A feel-good movie if there ever was one, Nigel Cole's MADE IN DAGENHAM tells the story of the 1968 strike by the women workers of Ford's plant in Dagenham that ultimately resulted in the passage of equal pay legislation in Britain. While it's a little too frothy, and the return to our current cultural climate outside the darkened theatre is something of a downer afterward, it's a solid film to spend a couple of hours with, and features the always fantastic Sally Hawkins as Rita O'Grady, a composite of several real-life women who lead the movement.
Like most films based on political movements/activists like this, there's a certain trajectory that's expected to play out on screen: person has injustice, person takes action against their adversary, person overcomes injustice. And to be sure, MADE IN DAGENHAM follows this precisely, never really wavering from its path, though it has some nice surprises here and there, mostly in the ways it deals with the interpersonal and familial relationships at stake. Rita and her husband Eddie have a pretty healthy relationship, and while there are trying moments that would likely hit any family going through an income crisis as they have (especially once the strike by the women causes a plant-wide shutdown), it really comes through that they love and care about one another, and there are plenty of apologies to go around.
As the film tracks the encounters with management and their spineless self-serving union leaders, and the disappointments experienced by the women at their hands, the film moves along at a fairly quick pace, finding its footing in the swift dialogue and the pleasure of watching such skilled actors at work. It doesn't really matter that the story itself is predictable - they'll never really make the kind of movie that ends with the decimation of unions' bargaining rights - because the film's charms are its quiet moments and often boisterous interactions. And the actors are more than capable of buoying a film like this.
Sally Hawkins, who I've already mentioned, and who most audiences may know from her lead role in Mike Leigh's HAPPY-GO-LUCKY, is once again a charming on-screen presence and proves that she really should be in many many more movies (a quick check of her IMDB tells me she'll be in at least two films in the coming year, which I'll happily check out just because.) She's helped along by some strong supporting work from the two prominent male cast members: Daniel Mays as her husband, and the incomparable Bob Hoskins as a low-level union rep that actually has the balls to get the job done as it needs to be, bypassing politics and getting right to the heart of the problem. But the film's biggest jaw-dropper is the sheer amount of female acting chops on display, with all of its major moments revolving around women and the stifling feelings they have when they are spoken down to and about by males running everything without ever being asked what they might actually feel best suits their interests.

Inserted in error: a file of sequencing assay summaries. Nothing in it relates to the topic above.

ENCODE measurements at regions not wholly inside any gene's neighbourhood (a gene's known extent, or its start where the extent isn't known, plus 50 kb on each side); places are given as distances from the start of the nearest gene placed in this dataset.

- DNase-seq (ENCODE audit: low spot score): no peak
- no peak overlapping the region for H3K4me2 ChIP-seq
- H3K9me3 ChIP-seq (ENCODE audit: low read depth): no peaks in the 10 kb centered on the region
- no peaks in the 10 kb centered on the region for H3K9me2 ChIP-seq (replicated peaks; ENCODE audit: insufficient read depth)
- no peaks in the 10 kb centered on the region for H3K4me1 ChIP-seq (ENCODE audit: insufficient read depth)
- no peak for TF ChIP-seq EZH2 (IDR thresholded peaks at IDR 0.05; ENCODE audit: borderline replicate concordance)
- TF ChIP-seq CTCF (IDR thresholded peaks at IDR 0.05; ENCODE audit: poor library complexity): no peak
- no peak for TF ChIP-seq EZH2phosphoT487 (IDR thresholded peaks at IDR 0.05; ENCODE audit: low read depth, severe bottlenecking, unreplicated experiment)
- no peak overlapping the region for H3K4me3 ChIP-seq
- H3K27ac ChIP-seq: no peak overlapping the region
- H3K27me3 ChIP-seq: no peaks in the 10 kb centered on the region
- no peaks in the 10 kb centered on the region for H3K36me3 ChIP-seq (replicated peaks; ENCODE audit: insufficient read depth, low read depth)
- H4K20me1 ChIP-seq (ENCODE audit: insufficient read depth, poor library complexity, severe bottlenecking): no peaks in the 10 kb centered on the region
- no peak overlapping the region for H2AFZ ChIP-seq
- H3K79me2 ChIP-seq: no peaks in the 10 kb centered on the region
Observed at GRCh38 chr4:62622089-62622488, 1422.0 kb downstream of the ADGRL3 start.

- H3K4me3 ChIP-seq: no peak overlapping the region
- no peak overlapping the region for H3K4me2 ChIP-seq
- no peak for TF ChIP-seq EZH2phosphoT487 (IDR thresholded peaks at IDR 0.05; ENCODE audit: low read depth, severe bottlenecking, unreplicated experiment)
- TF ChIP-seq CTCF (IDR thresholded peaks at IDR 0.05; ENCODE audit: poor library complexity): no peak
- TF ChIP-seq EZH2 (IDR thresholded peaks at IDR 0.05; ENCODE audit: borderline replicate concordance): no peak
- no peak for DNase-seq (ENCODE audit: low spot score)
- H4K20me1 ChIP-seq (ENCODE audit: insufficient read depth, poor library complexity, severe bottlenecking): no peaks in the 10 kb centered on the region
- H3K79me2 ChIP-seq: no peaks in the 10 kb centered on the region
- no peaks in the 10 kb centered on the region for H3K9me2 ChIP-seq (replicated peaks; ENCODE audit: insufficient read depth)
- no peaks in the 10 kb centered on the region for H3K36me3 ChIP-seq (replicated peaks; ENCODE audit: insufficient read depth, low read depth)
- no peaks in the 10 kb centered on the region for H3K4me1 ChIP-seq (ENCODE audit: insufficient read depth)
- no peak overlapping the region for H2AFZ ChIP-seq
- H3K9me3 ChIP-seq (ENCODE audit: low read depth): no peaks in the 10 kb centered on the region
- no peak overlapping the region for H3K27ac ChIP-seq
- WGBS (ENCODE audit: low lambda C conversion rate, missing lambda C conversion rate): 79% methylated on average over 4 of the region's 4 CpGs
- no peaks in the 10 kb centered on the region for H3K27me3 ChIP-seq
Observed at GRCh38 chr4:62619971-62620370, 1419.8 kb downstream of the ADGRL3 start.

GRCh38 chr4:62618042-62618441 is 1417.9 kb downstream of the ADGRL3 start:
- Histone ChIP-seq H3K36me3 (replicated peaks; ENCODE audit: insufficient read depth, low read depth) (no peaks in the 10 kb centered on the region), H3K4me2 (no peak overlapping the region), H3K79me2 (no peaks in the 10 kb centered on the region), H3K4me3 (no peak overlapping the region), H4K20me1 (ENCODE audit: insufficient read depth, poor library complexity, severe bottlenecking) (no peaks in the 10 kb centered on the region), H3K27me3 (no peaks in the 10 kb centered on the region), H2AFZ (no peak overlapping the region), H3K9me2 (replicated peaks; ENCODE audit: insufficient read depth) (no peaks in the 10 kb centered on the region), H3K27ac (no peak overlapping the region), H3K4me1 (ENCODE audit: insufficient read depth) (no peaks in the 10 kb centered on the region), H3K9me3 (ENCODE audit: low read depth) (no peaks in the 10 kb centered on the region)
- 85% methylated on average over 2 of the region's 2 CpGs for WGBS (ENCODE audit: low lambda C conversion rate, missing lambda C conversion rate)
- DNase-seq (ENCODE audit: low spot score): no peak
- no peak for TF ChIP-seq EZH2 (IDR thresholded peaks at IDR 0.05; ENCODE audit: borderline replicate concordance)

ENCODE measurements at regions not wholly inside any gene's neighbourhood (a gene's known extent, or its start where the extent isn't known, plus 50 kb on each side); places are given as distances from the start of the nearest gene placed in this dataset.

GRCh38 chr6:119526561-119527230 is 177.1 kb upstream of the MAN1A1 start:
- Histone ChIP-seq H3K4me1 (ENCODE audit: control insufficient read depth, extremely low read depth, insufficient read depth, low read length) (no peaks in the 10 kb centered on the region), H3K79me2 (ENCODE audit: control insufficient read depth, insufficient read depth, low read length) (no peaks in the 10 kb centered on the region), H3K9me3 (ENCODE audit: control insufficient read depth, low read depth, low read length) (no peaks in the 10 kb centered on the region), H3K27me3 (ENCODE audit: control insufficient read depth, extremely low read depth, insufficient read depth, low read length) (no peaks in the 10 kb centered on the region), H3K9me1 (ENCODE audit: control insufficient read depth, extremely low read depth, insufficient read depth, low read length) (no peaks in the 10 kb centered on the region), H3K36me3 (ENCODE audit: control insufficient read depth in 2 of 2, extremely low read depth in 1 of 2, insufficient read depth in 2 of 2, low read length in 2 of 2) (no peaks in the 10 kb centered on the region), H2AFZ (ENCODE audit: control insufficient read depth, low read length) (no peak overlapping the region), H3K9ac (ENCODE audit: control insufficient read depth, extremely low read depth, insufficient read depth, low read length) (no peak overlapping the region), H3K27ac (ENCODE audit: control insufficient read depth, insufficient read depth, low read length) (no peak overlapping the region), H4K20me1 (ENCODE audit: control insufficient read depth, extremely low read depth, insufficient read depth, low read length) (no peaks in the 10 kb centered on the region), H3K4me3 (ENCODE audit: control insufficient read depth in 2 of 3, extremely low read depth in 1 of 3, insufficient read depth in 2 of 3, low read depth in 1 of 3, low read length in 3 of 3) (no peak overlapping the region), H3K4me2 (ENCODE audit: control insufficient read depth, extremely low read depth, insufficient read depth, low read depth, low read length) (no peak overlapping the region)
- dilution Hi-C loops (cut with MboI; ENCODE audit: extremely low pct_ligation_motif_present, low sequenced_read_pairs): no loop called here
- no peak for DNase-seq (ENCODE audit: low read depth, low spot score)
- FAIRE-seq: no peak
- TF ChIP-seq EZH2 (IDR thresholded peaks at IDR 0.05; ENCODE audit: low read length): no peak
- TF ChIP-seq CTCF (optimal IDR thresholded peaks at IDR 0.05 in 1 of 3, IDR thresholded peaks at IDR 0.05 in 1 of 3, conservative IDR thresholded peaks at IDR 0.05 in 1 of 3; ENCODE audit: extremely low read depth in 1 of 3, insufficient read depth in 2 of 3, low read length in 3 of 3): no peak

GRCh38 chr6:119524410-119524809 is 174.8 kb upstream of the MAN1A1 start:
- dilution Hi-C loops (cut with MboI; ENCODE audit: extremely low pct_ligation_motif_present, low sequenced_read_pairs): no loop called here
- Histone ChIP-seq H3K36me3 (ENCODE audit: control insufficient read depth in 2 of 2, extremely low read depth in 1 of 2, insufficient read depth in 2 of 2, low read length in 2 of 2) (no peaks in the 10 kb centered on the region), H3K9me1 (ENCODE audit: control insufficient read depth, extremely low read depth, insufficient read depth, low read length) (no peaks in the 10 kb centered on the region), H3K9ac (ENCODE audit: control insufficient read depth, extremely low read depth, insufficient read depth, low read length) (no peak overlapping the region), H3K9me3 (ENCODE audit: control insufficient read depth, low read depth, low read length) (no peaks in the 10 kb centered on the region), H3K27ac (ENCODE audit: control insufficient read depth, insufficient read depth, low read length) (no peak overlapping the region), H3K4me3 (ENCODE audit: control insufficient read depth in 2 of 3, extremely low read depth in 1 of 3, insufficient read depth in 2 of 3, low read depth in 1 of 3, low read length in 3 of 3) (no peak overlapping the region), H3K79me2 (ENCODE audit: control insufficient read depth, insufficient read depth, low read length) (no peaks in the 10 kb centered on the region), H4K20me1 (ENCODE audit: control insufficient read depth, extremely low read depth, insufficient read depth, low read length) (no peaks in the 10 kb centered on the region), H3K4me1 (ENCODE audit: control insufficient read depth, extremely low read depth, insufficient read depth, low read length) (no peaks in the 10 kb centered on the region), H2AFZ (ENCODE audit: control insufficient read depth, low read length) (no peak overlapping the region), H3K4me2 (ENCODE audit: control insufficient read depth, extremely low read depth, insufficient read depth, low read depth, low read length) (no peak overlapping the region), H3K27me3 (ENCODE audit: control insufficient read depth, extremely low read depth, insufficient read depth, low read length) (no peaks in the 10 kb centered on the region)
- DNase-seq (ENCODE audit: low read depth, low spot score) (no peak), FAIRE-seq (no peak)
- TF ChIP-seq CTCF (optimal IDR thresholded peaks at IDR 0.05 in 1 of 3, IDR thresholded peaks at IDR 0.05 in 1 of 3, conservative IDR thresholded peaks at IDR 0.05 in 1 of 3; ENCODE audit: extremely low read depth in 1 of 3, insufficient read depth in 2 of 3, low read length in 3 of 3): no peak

Underneath its light surface is a darker commentary about the ways in which male-centric societal discriminations shade even our own thoughts about who is important and should be important in not just everyday interactions, but even in the simple act of watching a film - even one such as this that really puts the voices of women right out in front. Hoskins and Mays aside, the major characters that drive the film are all the friends of Rita who stand behind her and support her giving voice to their concerns as women. Miranda Richardson is a hoot as Barbara Castle, who is still the only woman ever to have held the office of First Secretary of State in Britain, and Rosamund Pike turns in a really tight performance as Lisa Hopkins, a highly educated woman kept underneath the power structure in both Britain and her own household by her husband, who is the labor relations director for the Ford company in the U.K.
The real heart and soul for, and the most conflict when sticking up for her sisters for Rita, comes from her best friend, Connie, played by the wonderful Geraldine James. Connie's husband, George, is a former soldier who is experiencing what we now know is PTSD, and some days are obviously better than others. Their relationship as husband and wife, which may be a shadow of its former self, is powered by pure love, and ultimately, George sees his wife as someone who deserves everything she has been fighting for. The denouement of this particular section is very sad and poignant, but it provides the story with just enough oomph and impetus to get over the hump of making sure Rita's friendships really do see her through to the end. Really, it's a touching moment when Connie, who was once the spokeswoman for the girls, and Rita both enter the labor union's conference together.
It's not really a surprise to see such good acting in a British film. Half of their acclaimed talent currently fills U.S. productions anyway. But it is a surprise to see a film that really attempts to get to the heart of its female characters, and provide a realistic view of their relationships with one another and their families, and with society-at-large. MADE IN DAGENHAM may be a rather light-hearted affair, but there's enough going on beneath the surface concerning sexism and its inherent role in every facet of Western culture that it really is worth a second look beyond the cursory first glance. Even if it is just for the sheer amount of wonderful performances, which given such great work in smaller roles by the likes of Andrea Riseborough and Jaime Winstone, et al, I really haven't even tipped the bucket on.